American researchers have made a discovery that promises to change the lives of thousands of patients with kidney failure and to facilitate the harmonisation of kidney transplants “from any donor” with their bodies.
The researchers said in the study published in the New England Journal of Medicine that they succeeded in altering the immune system of patients to allow them to accept kidneys from incompatible donors and that a number of these patients survived for at least eight years after this. The new method is called desensitisation.
Dr Dorry Segev, the lead author of the new study and a transplant surgeon at the Johns Hopkins University School of Medicine, said that the “desensitisation” process includes filtering anti-bodies out of the patient’s blood first and then infusing other antibodies in order to protect the body while the immune system regenerates its own antibodies.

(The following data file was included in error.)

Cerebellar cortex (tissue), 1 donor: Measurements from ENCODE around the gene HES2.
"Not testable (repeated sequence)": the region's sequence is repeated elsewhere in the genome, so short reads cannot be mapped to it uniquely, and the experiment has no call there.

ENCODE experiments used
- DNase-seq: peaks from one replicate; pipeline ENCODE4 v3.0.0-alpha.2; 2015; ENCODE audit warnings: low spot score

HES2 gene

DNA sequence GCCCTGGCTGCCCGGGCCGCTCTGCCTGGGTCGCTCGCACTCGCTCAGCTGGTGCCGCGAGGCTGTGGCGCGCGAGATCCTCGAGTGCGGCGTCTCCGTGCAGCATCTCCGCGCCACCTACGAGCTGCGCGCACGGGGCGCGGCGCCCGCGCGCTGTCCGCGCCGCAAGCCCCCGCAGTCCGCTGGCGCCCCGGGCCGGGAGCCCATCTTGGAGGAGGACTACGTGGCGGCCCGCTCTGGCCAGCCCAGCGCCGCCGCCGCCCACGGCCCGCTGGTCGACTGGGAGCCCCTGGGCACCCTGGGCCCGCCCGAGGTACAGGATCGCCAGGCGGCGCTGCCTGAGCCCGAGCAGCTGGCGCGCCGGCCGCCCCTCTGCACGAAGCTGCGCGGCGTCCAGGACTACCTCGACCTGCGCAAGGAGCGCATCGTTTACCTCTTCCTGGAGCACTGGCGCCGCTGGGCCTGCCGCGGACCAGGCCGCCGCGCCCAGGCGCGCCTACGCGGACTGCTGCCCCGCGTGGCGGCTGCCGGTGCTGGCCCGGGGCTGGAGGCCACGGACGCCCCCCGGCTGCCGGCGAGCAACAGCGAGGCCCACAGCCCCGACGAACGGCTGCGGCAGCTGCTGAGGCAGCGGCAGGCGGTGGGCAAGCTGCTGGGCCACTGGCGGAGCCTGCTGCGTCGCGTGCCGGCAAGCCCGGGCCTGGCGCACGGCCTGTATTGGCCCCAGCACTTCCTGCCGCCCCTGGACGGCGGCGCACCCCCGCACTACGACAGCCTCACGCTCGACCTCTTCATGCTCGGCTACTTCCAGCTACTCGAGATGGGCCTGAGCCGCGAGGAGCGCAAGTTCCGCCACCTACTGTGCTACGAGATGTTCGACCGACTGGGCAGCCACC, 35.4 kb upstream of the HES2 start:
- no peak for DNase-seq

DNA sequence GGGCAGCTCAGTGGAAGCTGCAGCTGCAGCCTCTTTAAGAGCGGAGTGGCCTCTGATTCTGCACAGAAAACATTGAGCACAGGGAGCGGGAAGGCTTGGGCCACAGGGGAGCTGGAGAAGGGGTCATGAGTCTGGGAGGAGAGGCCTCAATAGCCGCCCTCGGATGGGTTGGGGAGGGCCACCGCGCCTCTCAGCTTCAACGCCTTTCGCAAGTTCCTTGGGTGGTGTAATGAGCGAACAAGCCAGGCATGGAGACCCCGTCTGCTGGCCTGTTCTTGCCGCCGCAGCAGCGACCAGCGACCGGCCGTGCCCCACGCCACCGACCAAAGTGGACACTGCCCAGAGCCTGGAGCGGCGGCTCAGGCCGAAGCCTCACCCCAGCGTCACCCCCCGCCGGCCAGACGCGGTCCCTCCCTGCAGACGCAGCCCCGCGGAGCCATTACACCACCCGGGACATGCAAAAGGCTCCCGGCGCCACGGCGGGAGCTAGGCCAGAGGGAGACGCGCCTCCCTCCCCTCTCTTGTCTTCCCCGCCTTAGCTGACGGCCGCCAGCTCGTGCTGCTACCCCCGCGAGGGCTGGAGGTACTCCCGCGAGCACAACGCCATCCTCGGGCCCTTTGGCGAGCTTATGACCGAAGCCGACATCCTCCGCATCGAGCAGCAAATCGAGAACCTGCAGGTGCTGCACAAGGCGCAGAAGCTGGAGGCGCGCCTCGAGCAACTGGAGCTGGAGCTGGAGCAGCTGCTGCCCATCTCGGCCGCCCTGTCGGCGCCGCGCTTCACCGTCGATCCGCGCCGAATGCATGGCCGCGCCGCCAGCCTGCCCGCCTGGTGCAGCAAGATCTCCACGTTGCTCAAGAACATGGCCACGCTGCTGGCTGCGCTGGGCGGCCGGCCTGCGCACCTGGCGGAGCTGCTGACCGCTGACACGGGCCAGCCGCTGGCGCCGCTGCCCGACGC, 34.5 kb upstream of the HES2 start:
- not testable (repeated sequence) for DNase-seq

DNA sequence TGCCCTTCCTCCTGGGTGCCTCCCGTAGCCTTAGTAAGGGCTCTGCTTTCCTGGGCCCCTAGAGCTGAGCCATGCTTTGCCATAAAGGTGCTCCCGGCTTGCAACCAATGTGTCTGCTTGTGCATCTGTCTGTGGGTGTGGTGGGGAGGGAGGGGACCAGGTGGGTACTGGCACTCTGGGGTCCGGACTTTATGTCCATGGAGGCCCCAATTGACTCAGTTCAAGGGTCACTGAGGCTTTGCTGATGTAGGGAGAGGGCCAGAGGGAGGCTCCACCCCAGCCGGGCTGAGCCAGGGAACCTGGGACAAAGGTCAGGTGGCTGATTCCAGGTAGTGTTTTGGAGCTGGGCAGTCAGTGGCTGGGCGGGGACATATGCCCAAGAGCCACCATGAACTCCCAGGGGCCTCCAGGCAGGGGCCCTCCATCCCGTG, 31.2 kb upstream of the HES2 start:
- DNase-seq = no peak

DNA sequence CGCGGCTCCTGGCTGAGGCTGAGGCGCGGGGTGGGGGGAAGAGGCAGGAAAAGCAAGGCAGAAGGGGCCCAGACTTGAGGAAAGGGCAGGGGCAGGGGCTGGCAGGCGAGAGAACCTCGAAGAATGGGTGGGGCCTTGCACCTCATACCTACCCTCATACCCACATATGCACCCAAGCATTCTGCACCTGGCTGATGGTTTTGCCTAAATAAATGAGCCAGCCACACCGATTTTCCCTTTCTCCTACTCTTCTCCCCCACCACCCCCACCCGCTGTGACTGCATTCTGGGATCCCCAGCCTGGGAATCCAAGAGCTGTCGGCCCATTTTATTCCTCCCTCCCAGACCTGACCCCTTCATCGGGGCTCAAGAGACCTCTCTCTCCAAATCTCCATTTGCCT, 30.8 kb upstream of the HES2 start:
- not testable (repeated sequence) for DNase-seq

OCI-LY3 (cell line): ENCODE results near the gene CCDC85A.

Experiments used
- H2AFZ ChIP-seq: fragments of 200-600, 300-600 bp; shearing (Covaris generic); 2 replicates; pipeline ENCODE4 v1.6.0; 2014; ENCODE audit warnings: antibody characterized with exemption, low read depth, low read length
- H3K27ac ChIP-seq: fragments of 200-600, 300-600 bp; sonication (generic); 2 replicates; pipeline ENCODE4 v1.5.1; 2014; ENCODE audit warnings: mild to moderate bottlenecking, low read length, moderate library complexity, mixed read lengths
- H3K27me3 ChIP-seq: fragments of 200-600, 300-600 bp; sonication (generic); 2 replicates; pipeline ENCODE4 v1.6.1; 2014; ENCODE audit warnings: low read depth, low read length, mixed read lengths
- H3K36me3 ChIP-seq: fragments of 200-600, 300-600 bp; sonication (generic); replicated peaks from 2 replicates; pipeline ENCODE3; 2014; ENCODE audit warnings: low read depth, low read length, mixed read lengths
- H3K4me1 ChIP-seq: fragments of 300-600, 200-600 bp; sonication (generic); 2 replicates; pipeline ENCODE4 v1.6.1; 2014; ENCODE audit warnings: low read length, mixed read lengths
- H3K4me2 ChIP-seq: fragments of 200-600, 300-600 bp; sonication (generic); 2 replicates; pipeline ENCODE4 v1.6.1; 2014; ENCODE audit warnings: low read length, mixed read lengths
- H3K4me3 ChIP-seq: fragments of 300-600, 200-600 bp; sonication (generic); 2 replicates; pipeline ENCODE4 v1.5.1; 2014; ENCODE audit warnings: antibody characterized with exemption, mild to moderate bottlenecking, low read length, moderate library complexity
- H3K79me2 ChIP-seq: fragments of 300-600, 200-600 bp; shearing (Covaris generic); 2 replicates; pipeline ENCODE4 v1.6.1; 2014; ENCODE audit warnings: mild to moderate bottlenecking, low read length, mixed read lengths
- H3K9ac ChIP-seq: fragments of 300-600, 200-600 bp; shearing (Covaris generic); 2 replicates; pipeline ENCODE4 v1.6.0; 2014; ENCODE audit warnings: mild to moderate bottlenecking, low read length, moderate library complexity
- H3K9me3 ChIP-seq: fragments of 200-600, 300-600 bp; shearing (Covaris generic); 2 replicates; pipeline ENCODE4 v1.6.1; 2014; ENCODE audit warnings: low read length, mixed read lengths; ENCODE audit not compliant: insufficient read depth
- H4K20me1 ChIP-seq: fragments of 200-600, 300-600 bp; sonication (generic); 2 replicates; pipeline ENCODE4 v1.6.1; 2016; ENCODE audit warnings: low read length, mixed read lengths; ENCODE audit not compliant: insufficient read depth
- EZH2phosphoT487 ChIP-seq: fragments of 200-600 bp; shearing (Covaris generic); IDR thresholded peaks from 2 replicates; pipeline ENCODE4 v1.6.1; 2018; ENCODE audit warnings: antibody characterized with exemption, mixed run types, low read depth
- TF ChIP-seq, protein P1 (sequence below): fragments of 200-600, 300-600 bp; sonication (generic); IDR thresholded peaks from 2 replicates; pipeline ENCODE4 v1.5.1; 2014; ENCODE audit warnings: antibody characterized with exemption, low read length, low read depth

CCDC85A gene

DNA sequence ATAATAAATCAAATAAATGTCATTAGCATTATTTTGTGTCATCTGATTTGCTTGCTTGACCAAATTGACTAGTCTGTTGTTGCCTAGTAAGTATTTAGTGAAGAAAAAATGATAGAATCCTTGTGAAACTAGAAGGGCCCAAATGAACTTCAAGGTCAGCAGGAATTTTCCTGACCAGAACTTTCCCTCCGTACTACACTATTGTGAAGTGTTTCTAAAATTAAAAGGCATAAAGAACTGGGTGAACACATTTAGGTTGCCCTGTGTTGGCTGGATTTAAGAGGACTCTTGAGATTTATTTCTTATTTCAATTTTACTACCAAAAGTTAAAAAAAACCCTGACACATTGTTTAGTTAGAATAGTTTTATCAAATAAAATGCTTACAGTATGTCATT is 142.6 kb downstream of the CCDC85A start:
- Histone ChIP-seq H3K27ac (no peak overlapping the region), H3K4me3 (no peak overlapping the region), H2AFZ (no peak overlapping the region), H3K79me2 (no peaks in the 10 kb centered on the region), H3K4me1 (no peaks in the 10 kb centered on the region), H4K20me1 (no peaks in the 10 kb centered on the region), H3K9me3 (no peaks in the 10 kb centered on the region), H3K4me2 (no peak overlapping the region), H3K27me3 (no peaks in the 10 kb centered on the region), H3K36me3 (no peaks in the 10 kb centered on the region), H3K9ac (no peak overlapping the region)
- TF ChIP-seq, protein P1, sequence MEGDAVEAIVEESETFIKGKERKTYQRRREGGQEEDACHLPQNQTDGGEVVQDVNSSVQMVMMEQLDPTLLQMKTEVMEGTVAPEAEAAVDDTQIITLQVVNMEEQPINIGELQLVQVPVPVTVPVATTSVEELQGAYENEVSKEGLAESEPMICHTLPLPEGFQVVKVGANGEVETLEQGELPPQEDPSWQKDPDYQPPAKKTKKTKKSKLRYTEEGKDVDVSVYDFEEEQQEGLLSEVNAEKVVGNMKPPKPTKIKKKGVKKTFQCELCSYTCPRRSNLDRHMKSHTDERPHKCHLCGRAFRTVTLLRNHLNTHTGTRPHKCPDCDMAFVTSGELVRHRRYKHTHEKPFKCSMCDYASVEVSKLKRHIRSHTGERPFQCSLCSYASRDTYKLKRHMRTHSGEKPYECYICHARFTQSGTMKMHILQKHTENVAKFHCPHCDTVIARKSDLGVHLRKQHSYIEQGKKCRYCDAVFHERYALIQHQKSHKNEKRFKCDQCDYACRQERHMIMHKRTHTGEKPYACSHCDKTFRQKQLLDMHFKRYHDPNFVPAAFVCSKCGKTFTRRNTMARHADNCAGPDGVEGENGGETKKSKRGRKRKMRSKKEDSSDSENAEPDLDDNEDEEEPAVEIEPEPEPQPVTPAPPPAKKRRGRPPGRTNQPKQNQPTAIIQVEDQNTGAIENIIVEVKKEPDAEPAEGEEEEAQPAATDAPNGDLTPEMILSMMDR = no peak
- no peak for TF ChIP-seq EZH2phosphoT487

Dr Jeffery Berns, a kidney specialist at the University of Pennsylvania’s Perelman School of Medicine and the president of the National Kidney Foundation, welcomed the new method which is characterised by the “potential to save many lives”.
The desensitisation process is expensive and costs $30,000. It also uses drugs not approved for this purpose and the transplant costs about $100,000. However, kidney specialists argue that desensitisation is cheaper in the long run than dialysis which costs $70,000 a year for life.
Researchers believe that the new method offers hope to thousands of patients registered on the waiting lists for kidney transplants around the world.